Online Survey Seeks Black Church Worship Styles, Practices in Hymnal Study

March 24, 2010

By Tom Gillem*

NASHVILLE, Tenn.|GBOD — The distinctive worship styles and practices of 2,370 black United Methodist Churches in the United States are being identified in a study which is underway to determine if an official hymnal is needed to serve the more than 400,000 United Methodists of African descent in North America.
Lay members and clergy of black churches are being asked to complete an online survey as part of the broader Africana Hymnal Study, which is the joint work of the General Board of Discipleship, led by the Rev. Karen Greenwaldt, and the United Methodist Publishing House, led by Neil Alexander. Both agencies provide worship and ministry resources for black churches and are sharing management and cost of the study.
"The Africana Hymnal Study project has promise for enriching the worship life of Methodism in general and people of African descent in the Wesleyan family in particular," said the Rev. Dr. Julius C. Trimble, bishop of the Iowa Area, who heads the study group. "Our committee has been charged with gathering data and listening to voices that have a story to tell about the worship practices and needs of lay and clergy who have roots in Methodism and a religious history that traces its roots to Africa."
The four-year study to determine if there is a need for an official United Methodist Hymnal for North American Christians of African descent in the Wesleyan heritage was approved by General Conference 2008 (General Conference Petition 80217). Findings and recommendations will be submitted to GBOD and the UMPH for reporting to the 2012 General Conference.
"In a hymnal as extensive and as lovely as the official United Methodist Hymnal is, it would be impossible to include the full cannon of music for every culture that is represented in the church," said the Rev. Dr. Safiyah Fosua, director of Invitational Preaching Ministries at GBOD, who is providing primary staff support for the study group. "It was necessary for compilers of the present volume to 'sample' – otherwise the book couldn't be held in the pews."
Many black churches currently supplement the official hymnal with black sacred music written by members of the black community. Two songbooks many churches use are Songs of Zion and Zion Still Sings, Fosua said.
"We have beautiful collections of music for the black church, but do we also need to have a book that has the reception of new members, the rituals for marriages and funerals, and the rest of the liturgies of the church?" Fosua asked. "Do they all need to be included with those and other collections of music, and bound altogether in one book as a hymnal?"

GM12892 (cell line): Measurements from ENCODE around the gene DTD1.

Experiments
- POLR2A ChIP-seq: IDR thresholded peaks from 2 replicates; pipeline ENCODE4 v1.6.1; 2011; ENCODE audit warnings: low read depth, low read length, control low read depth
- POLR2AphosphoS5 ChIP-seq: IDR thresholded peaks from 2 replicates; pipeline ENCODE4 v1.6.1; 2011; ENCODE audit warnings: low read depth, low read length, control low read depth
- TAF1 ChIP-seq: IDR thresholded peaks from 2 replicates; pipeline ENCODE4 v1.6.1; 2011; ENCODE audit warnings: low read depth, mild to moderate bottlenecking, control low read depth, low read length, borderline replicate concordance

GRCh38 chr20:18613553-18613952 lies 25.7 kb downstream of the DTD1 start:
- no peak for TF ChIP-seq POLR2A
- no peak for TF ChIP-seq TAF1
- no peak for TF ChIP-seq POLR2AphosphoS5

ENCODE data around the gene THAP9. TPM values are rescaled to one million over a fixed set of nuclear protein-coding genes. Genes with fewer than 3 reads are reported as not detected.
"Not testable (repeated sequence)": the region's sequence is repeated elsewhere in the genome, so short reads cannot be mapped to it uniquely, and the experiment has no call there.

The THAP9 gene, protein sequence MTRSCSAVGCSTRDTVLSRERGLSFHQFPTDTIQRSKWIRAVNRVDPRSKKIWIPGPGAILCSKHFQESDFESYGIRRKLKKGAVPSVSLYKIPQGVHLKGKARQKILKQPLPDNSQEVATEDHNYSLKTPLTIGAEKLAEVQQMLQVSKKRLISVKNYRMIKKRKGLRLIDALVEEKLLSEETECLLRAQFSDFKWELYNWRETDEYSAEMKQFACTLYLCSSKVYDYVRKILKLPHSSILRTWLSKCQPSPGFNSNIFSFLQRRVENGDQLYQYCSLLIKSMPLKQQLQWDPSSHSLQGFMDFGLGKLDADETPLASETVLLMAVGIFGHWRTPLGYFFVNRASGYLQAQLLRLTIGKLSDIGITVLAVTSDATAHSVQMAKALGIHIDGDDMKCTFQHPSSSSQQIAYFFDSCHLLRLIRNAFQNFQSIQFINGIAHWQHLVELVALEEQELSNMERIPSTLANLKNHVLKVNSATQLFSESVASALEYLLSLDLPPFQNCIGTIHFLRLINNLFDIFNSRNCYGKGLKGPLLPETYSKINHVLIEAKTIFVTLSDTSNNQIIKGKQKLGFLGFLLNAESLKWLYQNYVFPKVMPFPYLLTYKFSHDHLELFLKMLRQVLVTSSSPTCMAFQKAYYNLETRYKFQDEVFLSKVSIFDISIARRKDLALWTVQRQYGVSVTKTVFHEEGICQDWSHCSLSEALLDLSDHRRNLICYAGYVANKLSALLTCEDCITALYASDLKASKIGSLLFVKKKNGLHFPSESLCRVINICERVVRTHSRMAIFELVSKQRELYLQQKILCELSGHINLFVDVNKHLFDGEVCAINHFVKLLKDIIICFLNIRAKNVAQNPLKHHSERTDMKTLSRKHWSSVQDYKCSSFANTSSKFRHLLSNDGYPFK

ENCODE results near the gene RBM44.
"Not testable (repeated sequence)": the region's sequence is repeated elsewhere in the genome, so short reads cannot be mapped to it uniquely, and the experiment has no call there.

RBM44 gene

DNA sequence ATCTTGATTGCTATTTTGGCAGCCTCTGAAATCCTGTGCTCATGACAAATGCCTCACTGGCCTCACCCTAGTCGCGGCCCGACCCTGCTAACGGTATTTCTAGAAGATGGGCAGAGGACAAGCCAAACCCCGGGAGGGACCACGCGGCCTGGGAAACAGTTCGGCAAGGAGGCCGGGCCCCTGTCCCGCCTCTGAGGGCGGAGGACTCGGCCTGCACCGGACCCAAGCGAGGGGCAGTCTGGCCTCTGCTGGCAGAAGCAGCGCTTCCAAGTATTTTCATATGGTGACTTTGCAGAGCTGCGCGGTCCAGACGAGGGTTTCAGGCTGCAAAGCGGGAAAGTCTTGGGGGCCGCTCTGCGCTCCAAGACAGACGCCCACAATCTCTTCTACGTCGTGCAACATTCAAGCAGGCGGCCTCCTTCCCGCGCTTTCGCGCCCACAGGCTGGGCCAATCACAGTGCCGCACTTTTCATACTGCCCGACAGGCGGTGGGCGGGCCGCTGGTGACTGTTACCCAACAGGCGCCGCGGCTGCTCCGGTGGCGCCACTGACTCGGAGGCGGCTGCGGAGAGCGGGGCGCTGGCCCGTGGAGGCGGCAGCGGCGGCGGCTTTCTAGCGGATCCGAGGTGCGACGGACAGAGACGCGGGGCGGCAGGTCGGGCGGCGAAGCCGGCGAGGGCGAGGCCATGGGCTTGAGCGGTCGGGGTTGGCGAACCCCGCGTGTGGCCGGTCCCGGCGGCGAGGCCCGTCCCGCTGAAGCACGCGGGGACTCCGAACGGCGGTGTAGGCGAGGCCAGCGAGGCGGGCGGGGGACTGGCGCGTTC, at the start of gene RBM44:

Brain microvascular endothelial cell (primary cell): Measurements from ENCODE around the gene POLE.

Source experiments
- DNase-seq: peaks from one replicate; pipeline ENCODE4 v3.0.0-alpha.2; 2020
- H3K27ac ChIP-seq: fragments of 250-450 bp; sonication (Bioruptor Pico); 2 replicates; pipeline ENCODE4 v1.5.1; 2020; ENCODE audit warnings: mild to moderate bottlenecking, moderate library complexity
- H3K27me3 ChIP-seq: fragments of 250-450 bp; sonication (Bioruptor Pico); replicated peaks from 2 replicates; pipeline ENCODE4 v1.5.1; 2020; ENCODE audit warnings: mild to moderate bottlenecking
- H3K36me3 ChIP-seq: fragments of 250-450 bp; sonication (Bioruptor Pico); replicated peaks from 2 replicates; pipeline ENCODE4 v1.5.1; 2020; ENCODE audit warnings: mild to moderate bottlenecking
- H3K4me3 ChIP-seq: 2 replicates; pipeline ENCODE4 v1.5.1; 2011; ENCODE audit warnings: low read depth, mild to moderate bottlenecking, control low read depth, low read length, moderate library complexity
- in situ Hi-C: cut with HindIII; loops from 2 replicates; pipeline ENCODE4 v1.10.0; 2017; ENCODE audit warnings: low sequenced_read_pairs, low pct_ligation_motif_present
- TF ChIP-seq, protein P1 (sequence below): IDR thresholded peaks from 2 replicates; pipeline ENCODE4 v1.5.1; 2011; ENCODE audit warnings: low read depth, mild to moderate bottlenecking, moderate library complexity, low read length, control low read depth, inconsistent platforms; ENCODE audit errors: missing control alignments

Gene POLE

The online survey, along with listening sessions in each of the five U.S Jurisdictions and shorter surveys completed by participants at events and national meetings, will help the study group determine how much the current official United Methodist Hymnal is being used in black churches, where and how much it is being supplemented, what the instrumentation is like in black churches, and what additional rituals, such as the ritual of friendship – passing of the peace – are being utilized.
"Are there practices that we in the black church have taken for granted that everyone else doesn't know about?" Fosua asked. "For example, in many black churches, visitors are welcomed with a welcome song written by the individual congregation. That's a black church phenomenon that I really haven't seen widely in other parts of the United Methodist connection."
The study group is looking for worship practices that, prior to this study, have not been explored, documented, and reported back to the larger United Methodist Church. "Then at the end of the study, we will make appropriate recommendations if the data indicates a need for a separate hymnal," she said.
In addition to Bishop Trimble, the study group includes two persons each, named by GBOD and the UMPH, one person named by Black Methodists for Church Renewal, and one person named by The Pan Methodist Commission.
"Church renewal and new ministry starts remain crucial for a denomination that seeks to grow in numbers and witness," Bishop Trimble said. "In the black community and Africana worship experience, vital worship marked by excellent music and powerful prophetic preaching continues to be an essential ingredient for revitalization.
"I see this project as part of the natural progression of a church that is willing to value cultural diversity and worship needs without defining difference as division. Should a new hymnal be birthed, it will only serve to add to the many resources United Methodists and others in the Wesleyan family, have at their disposal," Bishop Trimble said.
A blog where participants can make comments or raise issues to be considered in the research project will be available later this spring. It also will contain articles and video clips of a number of scholars and leading voices in Africana worship. The progress of this study can be followed at
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*Gillem is a Brentwood, Tennessee-based freelance writer for the United Methodist Board of Discipleship.